I understand that these factors should be taken into account when we want to understand why the image is a basic “text” for capitalist societies: its “consumption” is quick, disposable, and therefore “comfortable.” The problem arises when this image (the sign, the text) ceases to be comfortable and pleasant. When this happens the public reacts, becomes aware. That is to say, the understanding, the awareness, enters through the eyes: a photograph of a girl fleeing the napalm bombs in Viet Nam, for example. For the same reason it was “recommended” to not show the public images of the war in Iraq that included children torn apart by bombs (see the daily papers of the rest of the world in 2003), the coffins of American soldiers returning home, etc. By contrast, the Terri Schiavo case occupied the time and concern of the American public for many weeks, day after day, hour after hour; the president and governor Bush of Florida signed “exceptions” that were rejected by the judiciary, until the poor woman died to rest in peace from so many obscene images of which she was the unknowing and unwilling victim. Despite it all, during thos same weeks hundreds of Iraqis, as well as American soldiers, continued to die and they didn’t even make the news, beyond the publication of the daily statistic. Why? Because they aren’t persons, they are numbers for a sensibility that is only moved by images. And this was proved by the photographs of Abu Graib and with a video that showed an American soldier shooting a wounded man. Those were the only two moments in which the American public reacted with indignation. But we should ask ourselves, does anyone really believe that these things don’t happen in war? Does anyone still believe in that postmodern story about hygienic wars, where there are “special effects” but no blood, death and pain? Yes. Many people do. Lamentably, a majority. And it’s not due to lack of intelligence but to lack of interest.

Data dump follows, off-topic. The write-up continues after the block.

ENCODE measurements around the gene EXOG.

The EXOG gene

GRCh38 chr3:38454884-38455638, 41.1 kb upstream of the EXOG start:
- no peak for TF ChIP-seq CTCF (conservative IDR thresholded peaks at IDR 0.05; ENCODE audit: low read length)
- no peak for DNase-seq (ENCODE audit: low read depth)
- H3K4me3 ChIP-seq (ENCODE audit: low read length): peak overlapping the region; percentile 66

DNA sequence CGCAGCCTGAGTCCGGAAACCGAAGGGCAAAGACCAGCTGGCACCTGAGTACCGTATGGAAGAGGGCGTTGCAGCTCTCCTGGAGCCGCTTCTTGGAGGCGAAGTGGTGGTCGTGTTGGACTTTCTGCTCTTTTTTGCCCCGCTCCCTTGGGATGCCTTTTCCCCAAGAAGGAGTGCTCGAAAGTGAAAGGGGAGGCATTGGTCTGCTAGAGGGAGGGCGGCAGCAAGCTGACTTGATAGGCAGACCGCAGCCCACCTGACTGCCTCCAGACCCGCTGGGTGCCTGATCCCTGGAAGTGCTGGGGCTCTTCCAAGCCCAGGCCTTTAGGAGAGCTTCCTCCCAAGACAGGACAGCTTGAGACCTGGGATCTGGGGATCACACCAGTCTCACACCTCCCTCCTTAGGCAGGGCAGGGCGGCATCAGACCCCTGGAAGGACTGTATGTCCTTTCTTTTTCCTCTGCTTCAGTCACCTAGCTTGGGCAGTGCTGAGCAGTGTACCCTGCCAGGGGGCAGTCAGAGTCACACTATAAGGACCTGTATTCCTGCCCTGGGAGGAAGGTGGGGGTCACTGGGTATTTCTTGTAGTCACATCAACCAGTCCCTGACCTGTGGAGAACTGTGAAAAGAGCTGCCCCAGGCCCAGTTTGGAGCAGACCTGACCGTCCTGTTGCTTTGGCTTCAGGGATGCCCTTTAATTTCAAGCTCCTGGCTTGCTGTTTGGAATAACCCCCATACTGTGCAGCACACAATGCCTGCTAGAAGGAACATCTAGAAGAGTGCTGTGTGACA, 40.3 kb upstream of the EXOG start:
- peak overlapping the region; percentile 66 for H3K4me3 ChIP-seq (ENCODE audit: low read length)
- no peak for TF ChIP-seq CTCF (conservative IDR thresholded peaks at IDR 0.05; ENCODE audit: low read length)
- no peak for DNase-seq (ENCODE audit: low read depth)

We can analyze the same process at work with the recent problem of New Orleans. The catastrophe was not grasped when the meteorologists warned of the scale of the tragedy, several days before. Nor was there broad awareness of the problem when reports spoke of tens of dead. Four days after, we knew that the number of dead could rise into the hundreds. Possibly thousands, if we consider those wuo will die for lack of dialysis, lack of insulin and other emergency medicines. But television did not show a single dead person. Anyone can search the pages of the principal daily newspapers of the United States and they will not find an “offensive” image, one of those photographs that we can view in daily papers from other parts of the world: bodies floating, children dying “like in Africa,” violence, rapes, etc. Because if there is one thing in abundance it is digital cameras; but there is even more “modesty.” I am no advocate of morbid gratuitousness, nor of showing blood over and over again unnecessarily: I am an advocate of showing everything. As a U.S. citizen said with reference to the war, “if we were capable of doing it we should be capable of seeing it.”

A natural tragedy like this one (or like the tsunami in Asia) is a disgrace for which we cannot hold anyone responsible. (Let’s set aside, for a moment, the share of responsibility that societies have in the global warming of the oceans.) Nonetheless, the tragedy of New Orleans demonstrates that a superpower like the United States can mobilize tens of thousands of soldiers, the most advanced technology in the world, the most effective machinery of assault in human history in order to remove a foreign president (or dictator), but prove incapable of reaching thousands of victims of Hurricane Katrina, in a city within its own country. In New Orleans, there were acts of vandalism and violence, rapes and general chaos while victims complained that there were no policemen or soldiers to help them, in an area that found itself under martial law. This complaint was made in front of the cameras, and so we can believe that at least the journalists were able to gain access to those places. Some loot because they are opportunists, others out of desperation, as they begin to experience a situation of struggle for survival previously not seen in the most powerful country in the world. On September 1 president G.W. Bush appealed for private aid and on September 2 he said it was not sufficient. There is no lack of resources, of course (the war in Iraq cost more than three hundred billion dollars, ten times more than all the damages produced by the hurricane in this tragedy); the Congress voted for economic aid of ten billion dollars for the victims. But the latter continued to die, trapped in stadiums, on bridges, without shelter, offering up a jarring image for a country whose poor suffer from problems of overeating, where beggars are fined a thousand dollars for asking for things they don’t need (since the State supposedly provides them everything necessary to survive without desperation in case they can’t do so by their own means). Undocumented Hispanics suffer a double tragedy: they will not receive compensation like their neighbors, but rest assured that they will be the first to take up the task of reconstruction. Who else? What other social group in this country has the physical, moral and spiritual toughness to work under conditions of survival and hopelessness? Or do we still believe in fairy tales?